Whilst his parents collect the keys to the property, Bob waits patiently in the car. “Bob. I’m here. Behind you.” Bob, hearing the girl’s voice turns to see the same girl he previously saw in the photograph, sitting across the street. She introduces herself as Mae (Silvia Collatina).

“I thought I told you very clearly not to come… You shouldn’t have come Bob.”

The House by the Cemetery (1981)

Upon arriving at their new home, Lucy and Norman discover that the door to the basement has been boarded up. Ann (Ania Pieroni – Tenebrae) also arrives to introduce herself as the babysitter.

Late that night, whilst Lucy and Bob both sleep, Norman overlooks a few of the notes that Dr. Peterson had written before his death. One folder reads ‘Freudstein’ on the front, written in black permanent marker. Suddenly there is a crashing sound! Startled, Norman heads downstairs to find that Ann has (strangely) taken it upon herself to pry off the boards that were nailed to the basement door!

The next morning, eager to learn more of Dr. Peterson’s research, Norman heads to the local library; leaving Lucy to clean up. Outside on the grounds of ‘Oak Mansion’, Bob and Mae stare at one of the tombstones. May directs Bob’s attention to the name: ‘Mary Freudstein’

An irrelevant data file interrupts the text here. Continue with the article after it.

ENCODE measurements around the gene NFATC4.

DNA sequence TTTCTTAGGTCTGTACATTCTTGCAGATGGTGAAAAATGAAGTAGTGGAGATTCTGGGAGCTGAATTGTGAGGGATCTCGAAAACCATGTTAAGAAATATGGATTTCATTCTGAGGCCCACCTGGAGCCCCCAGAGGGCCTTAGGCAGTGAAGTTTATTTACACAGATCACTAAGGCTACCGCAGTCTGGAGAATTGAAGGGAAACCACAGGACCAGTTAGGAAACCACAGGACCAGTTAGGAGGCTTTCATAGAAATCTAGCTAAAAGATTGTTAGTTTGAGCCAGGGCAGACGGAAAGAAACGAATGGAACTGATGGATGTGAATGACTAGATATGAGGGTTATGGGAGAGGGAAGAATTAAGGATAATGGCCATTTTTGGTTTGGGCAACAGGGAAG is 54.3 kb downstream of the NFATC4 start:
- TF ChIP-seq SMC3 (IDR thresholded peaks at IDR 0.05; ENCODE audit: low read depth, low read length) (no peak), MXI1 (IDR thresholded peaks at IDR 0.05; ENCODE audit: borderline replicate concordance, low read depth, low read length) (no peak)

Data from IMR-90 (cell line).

“She’s not buried here…”

The House by the Cemetery (1981)

Indoors, whilst sweeping up, Lucy discovers the tombstone of ‘Jacob Tess Freudstein’ embedded into the floorboards of her new living arrangement. Meanwhile, Norman indulges further in Dr. Peterson’s notes:

“June 7th 1879. Dr. Jacob Freudstein is hereby suspended from the medical association, and banned from practicing the medical profession for life.”

Upon Norman’s return home, he discovers Lucy visibly upset about the tombstone, and has to reassure her that it was not unusual for an old property such as this to have an indoor tomb due to the hard ground outside. In an attempt to ease Lucy’s mind further, Norman suggests that they check out what is down in the basement…

Norman enters first, walking cautiously down the stairs, whilst Lucy waits patiently from the doorway.

“ARRRRGGGGHHHH!”

“Norman! Why did you shout like that?”, Lucy cries out as she runs down the stairs. But before Norman has the chance to fully reply, Lucy is attacked by a rabid bat! “That ‘Freudstein’ house. THAT ‘Freudstein’ house. It was inevitable… That they want to leave the ‘Freudstein’ property.”